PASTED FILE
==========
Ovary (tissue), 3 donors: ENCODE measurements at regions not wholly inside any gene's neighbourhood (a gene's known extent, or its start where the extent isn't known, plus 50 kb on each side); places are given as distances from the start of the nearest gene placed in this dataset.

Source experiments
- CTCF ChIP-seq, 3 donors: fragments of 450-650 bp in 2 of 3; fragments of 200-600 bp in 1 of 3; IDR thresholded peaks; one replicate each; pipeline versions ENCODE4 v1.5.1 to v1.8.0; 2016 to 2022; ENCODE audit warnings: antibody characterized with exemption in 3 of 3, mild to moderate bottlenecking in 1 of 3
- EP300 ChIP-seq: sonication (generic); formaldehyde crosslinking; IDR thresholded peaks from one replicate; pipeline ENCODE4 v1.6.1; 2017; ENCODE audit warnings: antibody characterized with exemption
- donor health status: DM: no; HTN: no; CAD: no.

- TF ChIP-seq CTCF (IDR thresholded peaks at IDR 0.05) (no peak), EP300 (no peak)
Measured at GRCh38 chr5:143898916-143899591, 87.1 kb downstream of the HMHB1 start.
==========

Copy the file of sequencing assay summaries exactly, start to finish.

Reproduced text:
Ovary (tissue), 3 donors: ENCODE measurements at regions not wholly inside any gene's neighbourhood (a gene's known extent, or its start where the extent isn't known, plus 50 kb on each side); places are given as distances from the start of the nearest gene placed in this dataset.

Source experiments
- CTCF ChIP-seq, 3 donors: fragments of 450-650 bp in 2 of 3; fragments of 200-600 bp in 1 of 3; IDR thresholded peaks; one replicate each; pipeline versions ENCODE4 v1.5.1 to v1.8.0; 2016 to 2022; ENCODE audit warnings: antibody characterized with exemption in 3 of 3, mild to moderate bottlenecking in 1 of 3
- EP300 ChIP-seq: sonication (generic); formaldehyde crosslinking; IDR thresholded peaks from one replicate; pipeline ENCODE4 v1.6.1; 2017; ENCODE audit warnings: antibody characterized with exemption
- donor health status: DM: no; HTN: no; CAD: no.

- TF ChIP-seq CTCF (IDR thresholded peaks at IDR 0.05) (no peak), EP300 (no peak)
Measured at GRCh38 chr5:143898916-143899591, 87.1 kb downstream of the HMHB1 start.